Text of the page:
Tesla stock plunges after snub from S&P 500

Tesla shares were down 25% from their Aug. 31 close

Tesla Inc. shares were in bear-market territory after the company was excluded from joining the S&P 500.

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Shares of the Palo Alto, Calif.-based electric-car maker were trading sharply lower Tuesday, and were down more than 25% from their Aug. 31 close of $498.32. A bear market occurs when a stock is down 20% or more from a recent peak.

TickerSecurityLastChangeChange %
TSLATESLA INC.445.95+16.94+3.95%

“It was viewed as almost a consensus move based on all the metrics that Tesla was likely to get into the S&P 500 club this time around,” wrote Dan Ives, a New York-based analyst at Wedbush Securities. “The profitability metrics and forecast likely was the swaying factor that might have excluded Tesla this time around.”

Tesla shares surged 56% from July 22 through Aug. 31, boosted by a surprise profit for the three months through June that sealed a fourth straight quarter of profitability and paved the way for the stock to be included in the S&P 500. To be eligible for S&P 500 inclusion, a company must also have a market cap of at least $8.2 billion, be listed on an eligible U.S. exchange, and be among the most actively traded.

While Tesla didn’t make the S&P 500 this time around, investors may not have to wait long.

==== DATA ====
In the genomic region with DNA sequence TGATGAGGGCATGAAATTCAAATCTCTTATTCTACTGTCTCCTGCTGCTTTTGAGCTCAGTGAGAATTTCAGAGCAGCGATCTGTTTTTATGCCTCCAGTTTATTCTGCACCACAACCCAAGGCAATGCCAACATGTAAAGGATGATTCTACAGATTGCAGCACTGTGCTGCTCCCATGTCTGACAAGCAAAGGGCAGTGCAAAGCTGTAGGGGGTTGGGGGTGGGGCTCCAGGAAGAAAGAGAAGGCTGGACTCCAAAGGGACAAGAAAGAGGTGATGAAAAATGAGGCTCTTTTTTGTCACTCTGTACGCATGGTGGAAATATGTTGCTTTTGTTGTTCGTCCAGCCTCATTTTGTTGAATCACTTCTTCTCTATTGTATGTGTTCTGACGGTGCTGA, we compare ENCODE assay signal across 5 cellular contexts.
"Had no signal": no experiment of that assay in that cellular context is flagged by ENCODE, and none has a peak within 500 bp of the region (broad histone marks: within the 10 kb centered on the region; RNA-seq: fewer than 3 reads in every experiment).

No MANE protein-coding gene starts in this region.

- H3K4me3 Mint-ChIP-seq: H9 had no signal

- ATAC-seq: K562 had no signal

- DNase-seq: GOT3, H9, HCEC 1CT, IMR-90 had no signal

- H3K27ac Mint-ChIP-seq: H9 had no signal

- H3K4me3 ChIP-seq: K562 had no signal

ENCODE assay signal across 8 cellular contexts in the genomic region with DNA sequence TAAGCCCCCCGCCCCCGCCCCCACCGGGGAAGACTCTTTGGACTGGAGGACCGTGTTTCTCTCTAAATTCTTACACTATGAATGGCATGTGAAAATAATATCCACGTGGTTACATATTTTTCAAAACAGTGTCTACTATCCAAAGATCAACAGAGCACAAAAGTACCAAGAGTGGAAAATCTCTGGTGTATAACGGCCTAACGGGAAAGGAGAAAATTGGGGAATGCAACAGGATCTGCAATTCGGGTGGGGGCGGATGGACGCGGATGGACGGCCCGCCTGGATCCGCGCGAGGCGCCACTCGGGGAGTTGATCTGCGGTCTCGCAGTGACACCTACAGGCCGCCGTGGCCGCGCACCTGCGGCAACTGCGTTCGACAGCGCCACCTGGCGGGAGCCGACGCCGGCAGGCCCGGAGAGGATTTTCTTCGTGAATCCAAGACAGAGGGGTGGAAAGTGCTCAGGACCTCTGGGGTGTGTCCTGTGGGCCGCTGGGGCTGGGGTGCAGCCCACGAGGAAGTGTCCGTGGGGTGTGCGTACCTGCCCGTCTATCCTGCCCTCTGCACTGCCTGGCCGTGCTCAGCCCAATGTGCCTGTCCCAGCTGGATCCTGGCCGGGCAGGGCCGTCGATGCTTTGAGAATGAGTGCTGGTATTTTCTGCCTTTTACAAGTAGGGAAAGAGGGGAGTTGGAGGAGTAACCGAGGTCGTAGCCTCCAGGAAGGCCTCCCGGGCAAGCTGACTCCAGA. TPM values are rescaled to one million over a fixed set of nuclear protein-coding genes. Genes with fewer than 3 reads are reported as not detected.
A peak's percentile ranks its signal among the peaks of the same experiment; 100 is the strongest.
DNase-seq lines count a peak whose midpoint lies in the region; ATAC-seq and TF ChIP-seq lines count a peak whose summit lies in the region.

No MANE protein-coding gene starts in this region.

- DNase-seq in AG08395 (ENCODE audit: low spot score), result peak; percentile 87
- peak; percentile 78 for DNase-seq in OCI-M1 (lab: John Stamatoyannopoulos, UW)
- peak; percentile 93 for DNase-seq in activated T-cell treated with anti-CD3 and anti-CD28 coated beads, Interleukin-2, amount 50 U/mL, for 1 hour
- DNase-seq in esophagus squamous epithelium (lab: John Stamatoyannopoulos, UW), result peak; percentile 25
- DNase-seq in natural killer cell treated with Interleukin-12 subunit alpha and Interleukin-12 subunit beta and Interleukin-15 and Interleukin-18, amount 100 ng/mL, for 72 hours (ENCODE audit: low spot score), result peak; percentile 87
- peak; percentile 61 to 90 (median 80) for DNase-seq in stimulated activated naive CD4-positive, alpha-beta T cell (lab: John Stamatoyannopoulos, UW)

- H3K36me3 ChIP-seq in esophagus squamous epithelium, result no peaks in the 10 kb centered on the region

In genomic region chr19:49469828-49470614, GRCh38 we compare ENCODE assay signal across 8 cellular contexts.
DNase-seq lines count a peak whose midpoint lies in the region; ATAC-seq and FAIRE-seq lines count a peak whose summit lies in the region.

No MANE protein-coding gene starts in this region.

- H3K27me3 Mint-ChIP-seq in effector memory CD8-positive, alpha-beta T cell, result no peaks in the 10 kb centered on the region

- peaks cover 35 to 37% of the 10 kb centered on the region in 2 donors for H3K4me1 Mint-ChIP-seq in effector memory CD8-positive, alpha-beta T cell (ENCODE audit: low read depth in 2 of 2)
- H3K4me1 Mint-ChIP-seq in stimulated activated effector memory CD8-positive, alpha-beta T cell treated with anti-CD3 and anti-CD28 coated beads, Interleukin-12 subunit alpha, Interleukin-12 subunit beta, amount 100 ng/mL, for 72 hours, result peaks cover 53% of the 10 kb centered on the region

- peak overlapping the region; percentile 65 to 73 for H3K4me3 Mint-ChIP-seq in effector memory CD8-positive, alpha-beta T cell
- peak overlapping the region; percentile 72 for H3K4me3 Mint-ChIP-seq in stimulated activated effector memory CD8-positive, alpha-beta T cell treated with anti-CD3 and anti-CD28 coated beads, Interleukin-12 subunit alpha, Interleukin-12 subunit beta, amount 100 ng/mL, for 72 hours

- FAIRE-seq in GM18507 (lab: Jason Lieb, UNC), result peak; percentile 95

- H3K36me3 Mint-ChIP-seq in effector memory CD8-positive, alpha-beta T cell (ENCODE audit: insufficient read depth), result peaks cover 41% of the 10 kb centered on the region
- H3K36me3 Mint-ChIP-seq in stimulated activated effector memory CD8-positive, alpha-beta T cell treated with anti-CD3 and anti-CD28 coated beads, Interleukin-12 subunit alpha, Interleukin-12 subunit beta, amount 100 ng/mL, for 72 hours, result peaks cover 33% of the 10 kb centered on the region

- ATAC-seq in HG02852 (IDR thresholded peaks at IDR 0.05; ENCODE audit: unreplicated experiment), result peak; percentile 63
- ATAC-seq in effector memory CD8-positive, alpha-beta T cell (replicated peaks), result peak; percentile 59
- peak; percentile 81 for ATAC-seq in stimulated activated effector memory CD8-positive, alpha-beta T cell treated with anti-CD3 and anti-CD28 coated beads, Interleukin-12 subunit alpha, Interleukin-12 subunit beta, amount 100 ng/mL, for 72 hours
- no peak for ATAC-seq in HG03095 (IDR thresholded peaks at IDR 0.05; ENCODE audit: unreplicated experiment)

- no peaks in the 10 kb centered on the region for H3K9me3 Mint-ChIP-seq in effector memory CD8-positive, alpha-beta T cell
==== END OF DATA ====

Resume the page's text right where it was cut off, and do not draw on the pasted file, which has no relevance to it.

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“TSLA's addition to the S&P 500 could come as soon as three weeks from now following an S&P Index Committee meeting on September 21, which we believe is likely to prompt a new wave of buying,” wrote CFRA analyst Garrett Nelson, who also points to a Sept. 22 event focused on the electric-car maker's battery technology as a near-term catalyst for shares.

Tesla shares have been under pressure since closing at a record high $498.32 on Aug. 31, the first trading day since splitting 5-for-1.

Nelson, who attributes the post-split selloff to Tesla's Sept. 1 announcement it would sell up to $5 billion of new stock and to the company’s largest outside shareholder, Edinburgh-based investment manager Baillie Gifford, reducing its stake to less than 5% in order to meet concentration guidelines, thinks shares are headed higher.

“Risk/reward is now skewed to the upside,” he wrote while boosting his price target to $475 a share. “Importantly, the stock's year-to-date run-up has greatly reduced its cost of capital and helped strengthen its balance sheet.”

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Tesla shares were up 400% this year through Friday, outperforming the S&P 500’s 6.07% gain.